Screengrab from Jonathan Miller's package on protests in Thailand
Protester on Thai police: There is no mercy for us
03:03 - Source: CNN
CNN  — 

Thailand’s parliament on Wednesday voted to move forward with two proposals on amending the constitution but stopped short of backing a motion that included monarchical reform, amid intensifying protests against the country’s military-backed government.

A youth-led movement has held regular demonstrations for the past five months, demanding the resignation of Prime Minister Prayut Chan-o-cha – who seized power in a military coup in 2014 – the dissolution of parliament and changes to the constitution that they say entrenches the military’s power.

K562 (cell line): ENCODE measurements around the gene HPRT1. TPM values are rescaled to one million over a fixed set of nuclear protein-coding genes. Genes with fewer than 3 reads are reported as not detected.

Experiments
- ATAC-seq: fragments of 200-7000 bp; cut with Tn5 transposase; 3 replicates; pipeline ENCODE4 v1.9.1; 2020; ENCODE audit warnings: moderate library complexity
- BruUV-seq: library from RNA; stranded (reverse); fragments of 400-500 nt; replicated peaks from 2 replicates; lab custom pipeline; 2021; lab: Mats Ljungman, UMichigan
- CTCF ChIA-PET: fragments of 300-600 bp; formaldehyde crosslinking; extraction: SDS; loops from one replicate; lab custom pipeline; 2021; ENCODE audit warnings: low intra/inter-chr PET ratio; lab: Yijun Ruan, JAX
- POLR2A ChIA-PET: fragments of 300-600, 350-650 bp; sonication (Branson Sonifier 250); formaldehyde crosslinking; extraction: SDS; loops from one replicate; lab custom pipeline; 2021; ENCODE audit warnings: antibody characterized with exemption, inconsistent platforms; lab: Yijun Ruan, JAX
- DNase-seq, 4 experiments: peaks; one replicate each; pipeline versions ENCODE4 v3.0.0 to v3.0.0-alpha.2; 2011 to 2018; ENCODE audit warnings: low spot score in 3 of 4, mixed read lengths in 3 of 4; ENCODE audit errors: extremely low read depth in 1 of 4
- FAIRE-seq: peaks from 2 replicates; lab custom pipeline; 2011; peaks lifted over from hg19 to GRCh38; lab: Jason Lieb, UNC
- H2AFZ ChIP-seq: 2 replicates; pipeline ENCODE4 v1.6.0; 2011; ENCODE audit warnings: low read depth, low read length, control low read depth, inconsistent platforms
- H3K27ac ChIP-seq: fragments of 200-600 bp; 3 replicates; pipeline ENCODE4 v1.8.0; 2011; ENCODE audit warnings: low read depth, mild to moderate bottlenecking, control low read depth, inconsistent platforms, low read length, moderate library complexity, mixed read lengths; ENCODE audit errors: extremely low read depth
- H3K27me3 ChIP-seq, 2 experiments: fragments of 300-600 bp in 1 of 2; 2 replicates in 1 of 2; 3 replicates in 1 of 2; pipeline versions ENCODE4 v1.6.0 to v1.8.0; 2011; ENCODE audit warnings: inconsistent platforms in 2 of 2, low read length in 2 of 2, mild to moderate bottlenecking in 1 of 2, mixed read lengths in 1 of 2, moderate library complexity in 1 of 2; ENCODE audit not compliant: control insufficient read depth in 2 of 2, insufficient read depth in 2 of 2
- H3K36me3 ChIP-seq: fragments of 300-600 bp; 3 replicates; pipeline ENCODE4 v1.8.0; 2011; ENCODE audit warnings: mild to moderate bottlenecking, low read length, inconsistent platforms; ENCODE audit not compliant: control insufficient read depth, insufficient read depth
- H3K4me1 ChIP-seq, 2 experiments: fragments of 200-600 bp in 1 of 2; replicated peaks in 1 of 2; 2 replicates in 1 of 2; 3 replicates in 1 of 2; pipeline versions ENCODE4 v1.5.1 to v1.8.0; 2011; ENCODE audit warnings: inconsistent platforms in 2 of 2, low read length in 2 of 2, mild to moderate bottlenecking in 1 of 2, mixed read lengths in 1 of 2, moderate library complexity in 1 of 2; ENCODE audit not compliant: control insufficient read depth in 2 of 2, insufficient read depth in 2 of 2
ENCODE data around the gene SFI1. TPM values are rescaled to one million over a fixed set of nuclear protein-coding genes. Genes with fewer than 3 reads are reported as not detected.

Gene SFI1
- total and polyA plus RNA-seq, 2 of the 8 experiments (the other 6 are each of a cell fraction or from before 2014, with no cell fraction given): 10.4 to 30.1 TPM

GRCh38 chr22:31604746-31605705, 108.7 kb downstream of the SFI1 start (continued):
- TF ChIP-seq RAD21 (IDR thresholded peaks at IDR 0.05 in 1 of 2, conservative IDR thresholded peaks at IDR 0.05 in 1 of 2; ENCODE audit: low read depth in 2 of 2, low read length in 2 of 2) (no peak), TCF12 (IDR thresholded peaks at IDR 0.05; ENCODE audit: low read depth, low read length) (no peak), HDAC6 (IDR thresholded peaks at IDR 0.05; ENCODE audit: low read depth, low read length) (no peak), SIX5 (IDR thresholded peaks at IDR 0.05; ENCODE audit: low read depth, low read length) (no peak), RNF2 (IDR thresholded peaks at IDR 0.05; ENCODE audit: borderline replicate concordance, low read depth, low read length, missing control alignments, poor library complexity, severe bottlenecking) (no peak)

Protesters have also broken long-held taboos and risked lengthy prison sentences by calling for reform of the monarchy to curb the King’s powers and ensure he is accountable to the constitution. The movement is the biggest challenge to the establishment the country has seen in decades.

The vote came a day after the worst night of violence in the country’s five-month protest movement saw live ammunition used for the first time and left 55 people injured. Thousands of protesters on Wednesday again took to the streets of Bangkok.

Members of Thailand’s Senate and the House of Representatives on Wednesday voted on seven motions that included degrees of reform to the constitution put forward by the government, the opposition and one proposal from the people.